Couchsurfing Safety: Why I Recommend It and How to Be Safe
I love Couchsurfing. I wrote about it in several of my posts such as ‘How to make friends on the road‘ and ‘My 8 top tips every traveller should know’ so I have decided to dedicate a post just to Couchsurfing safety.
For those who don’t know, Couchsurfing is like a Facebook profile for travellers. But instead of sharing statuses about the hardships of life or if you are single, in a relationship or it’s complicated, you are sharing your sofa, spare room, floor space or your time to a traveller. The idea can have its own set of safety concerns- both for the surfer and the host. It is therefore important to observe couchsurfing safety tips at all times.
Now it’s not all take, take, take! I am strongly against just surfing and not giving anything back. Therefore, I regularly host when I am at home. However, if you don’t have your own home then it is pretty hard to host. So, give back to the community by being a good surfer. Share your experiences, meet up in different cities or show a traveller your home.
I have a friend who has been travelling the world for 5 years. She can’t host but she always cooks her host dinner, shares her travel experiences and is always meeting up with other travellers to show them around whenever she is stationary.
On the other hand, there are people who just host. Due to different reasons, they are unable to travel therefore they travel through the Couchsurfer.
Now one massive thing which might concern you, and did with my parents when I first started doing Couchsurf is safety. Especially as a female . . . Sigh!
However, I have never had any bad experiences. I am careful, which is a must when it comes to Couchsurfing safety. I check my host’s references, I have a message conversation before I stay with them, I tell my parents the profile name and always share my location when I arrive. If anything makes me smell a rat then I don’t go. If anything causes me concern during my stay, I would leave. It is always important that you have a backup plan, money for a hotel or somewhere else to stay, just in case.
This is the same if I host and I have asked someone to leave before. Not due to me being concerned but he had just well and truly outstayed his welcome. Do not be that surfer!!!
So I would like to share with you some of my top Couchsurfing safety tips experiences. Experiences I would be unlikely to have if it wasn’t for Couchsurfing.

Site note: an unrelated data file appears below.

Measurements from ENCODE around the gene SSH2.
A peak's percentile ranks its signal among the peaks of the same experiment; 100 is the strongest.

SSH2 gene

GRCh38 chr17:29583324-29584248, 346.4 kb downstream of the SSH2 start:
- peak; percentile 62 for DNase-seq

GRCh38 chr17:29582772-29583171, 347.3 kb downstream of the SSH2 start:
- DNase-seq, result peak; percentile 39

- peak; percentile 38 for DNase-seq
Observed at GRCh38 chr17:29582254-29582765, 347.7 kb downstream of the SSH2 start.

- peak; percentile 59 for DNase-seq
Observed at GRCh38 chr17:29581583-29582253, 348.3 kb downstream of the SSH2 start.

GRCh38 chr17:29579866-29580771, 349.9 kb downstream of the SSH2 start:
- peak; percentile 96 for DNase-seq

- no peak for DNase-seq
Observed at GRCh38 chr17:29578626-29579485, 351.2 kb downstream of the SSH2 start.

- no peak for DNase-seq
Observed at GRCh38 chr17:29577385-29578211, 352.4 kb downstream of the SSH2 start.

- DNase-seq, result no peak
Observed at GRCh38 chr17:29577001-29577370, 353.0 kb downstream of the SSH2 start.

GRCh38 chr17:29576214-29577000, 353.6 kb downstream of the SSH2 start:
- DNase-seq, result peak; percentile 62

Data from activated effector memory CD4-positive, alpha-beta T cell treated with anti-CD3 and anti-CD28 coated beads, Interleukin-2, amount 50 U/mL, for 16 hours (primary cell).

Dan the Jungle Man
Back in 2014 I stayed with Dan out in the Taiwanese jungle. For two nights I lived in a shack like shed, we foraged for our food and I ate all the persimmons a girl could eat.
This was an amazing experience and one I will never forget. I remember turning up in this little village and showing all the taxi drivers a photo of Dan until someone knew the route (taken by persimmon farmers into the forest).
To get down the mountain, I hiked for over an hour along with Dan to the nearest main road before hitchhiking to my next destination.
The Couchsurfer I went Couchsurfing with.
Additionally, in Taiwan I met Victor who hosted me for a few nights. He was such a great host that then he went to Europe, I invited him to stay with me in the North of England. On his first night we were trying to work out a plan and he mentioned he would love to go to Scotland. So there I was requesting a last minute couch for myself and my Couchsurfer.
Due to both mine and Victors good reviews, Jain an Indian guy, living in Edinburgh offered to host us. We had an amazing time watching our first Bollywood film in the local cinema (with subtitles), eating as much Indian food as desired and taking a road trip out to the Falkirk Kelpies and the national parks of Scotland with a group of his friends.
That weekend, I met my great friend Surya who became my housemates at one point and when he got married I went to India to attend his wedding.
This meeting created opportunities that I otherwise would never have had.
Couchsurfing whilst Couchsurfing.
My first Couchsurfing experience was in Finland. I was kindly given a chance by a host who allowed me to stay a week (I would recommend that you don’t request for more than 3 days so as not to overload your host with your presence). During my stay I went to a Couchsurfing meeting and was invited to a house party by another Couchsurfing host Andy.
As he lived out of town he offered myself and my travel buddy a place to stay following the house party, Couchsurfing. Our friendship blossomed and resulted in further trips in Europe together. We have since met again four times with the most recent trip being an epic road trip in Finland with him and his now wife.